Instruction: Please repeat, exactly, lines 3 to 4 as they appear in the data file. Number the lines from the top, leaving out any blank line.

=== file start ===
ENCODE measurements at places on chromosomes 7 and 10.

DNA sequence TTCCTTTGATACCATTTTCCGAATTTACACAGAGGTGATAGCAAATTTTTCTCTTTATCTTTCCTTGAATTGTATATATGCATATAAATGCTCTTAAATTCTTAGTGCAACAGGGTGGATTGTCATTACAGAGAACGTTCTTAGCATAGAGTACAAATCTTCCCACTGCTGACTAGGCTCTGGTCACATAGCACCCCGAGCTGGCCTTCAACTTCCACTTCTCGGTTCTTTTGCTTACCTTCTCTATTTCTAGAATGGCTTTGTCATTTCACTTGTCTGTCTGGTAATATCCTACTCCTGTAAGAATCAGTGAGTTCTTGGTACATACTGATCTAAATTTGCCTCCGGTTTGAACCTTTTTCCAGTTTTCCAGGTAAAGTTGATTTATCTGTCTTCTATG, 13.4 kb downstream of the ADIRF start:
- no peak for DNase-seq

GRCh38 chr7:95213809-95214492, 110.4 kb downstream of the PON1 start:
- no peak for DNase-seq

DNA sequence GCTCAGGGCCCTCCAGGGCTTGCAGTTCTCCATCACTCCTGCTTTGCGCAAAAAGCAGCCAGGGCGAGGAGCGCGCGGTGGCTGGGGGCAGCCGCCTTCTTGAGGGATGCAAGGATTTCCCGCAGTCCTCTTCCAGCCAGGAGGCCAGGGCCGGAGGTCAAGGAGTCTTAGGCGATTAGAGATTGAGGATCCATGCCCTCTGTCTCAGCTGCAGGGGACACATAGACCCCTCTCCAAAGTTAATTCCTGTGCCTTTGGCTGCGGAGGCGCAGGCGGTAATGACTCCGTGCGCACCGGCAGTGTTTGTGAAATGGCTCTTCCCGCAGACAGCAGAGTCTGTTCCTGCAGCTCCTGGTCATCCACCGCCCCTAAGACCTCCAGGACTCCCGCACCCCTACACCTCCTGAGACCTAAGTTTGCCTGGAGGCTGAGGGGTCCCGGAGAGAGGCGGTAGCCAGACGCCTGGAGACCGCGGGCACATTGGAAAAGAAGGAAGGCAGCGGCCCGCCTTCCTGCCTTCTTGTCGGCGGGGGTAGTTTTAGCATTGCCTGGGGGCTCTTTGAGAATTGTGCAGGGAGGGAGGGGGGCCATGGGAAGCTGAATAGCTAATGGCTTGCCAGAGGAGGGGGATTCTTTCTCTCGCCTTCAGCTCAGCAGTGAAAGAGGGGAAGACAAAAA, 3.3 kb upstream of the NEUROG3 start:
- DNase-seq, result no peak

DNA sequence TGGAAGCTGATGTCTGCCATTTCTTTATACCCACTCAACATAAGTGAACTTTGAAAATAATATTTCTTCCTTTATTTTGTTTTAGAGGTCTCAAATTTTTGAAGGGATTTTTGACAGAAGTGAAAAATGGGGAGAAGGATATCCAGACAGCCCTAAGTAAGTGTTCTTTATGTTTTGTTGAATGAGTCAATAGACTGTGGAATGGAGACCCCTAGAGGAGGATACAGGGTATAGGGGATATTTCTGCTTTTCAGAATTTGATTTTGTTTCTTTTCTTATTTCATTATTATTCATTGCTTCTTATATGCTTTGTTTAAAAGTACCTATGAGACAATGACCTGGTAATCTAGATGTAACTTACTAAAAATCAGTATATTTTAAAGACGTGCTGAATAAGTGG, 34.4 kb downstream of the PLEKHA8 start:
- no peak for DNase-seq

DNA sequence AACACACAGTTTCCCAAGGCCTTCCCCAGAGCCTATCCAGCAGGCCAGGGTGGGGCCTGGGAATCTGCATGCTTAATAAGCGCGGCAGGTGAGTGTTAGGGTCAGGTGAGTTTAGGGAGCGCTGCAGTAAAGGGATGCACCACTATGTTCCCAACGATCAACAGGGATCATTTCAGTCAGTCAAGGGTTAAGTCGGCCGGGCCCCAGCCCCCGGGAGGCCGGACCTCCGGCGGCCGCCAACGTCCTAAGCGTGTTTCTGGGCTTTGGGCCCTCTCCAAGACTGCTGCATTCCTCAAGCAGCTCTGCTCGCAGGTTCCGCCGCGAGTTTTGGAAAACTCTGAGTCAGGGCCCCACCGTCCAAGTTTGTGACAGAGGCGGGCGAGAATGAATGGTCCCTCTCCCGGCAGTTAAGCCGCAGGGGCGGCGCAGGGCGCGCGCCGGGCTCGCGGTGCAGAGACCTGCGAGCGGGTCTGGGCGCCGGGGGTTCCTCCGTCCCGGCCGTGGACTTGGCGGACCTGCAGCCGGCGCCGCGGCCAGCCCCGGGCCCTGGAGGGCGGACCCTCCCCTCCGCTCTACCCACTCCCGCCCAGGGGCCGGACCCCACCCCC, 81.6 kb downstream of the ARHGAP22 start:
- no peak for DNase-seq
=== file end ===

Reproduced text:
- no peak for DNase-seq

GRCh38 chr7:95213809-95214492, 110.4 kb downstream of the PON1 start: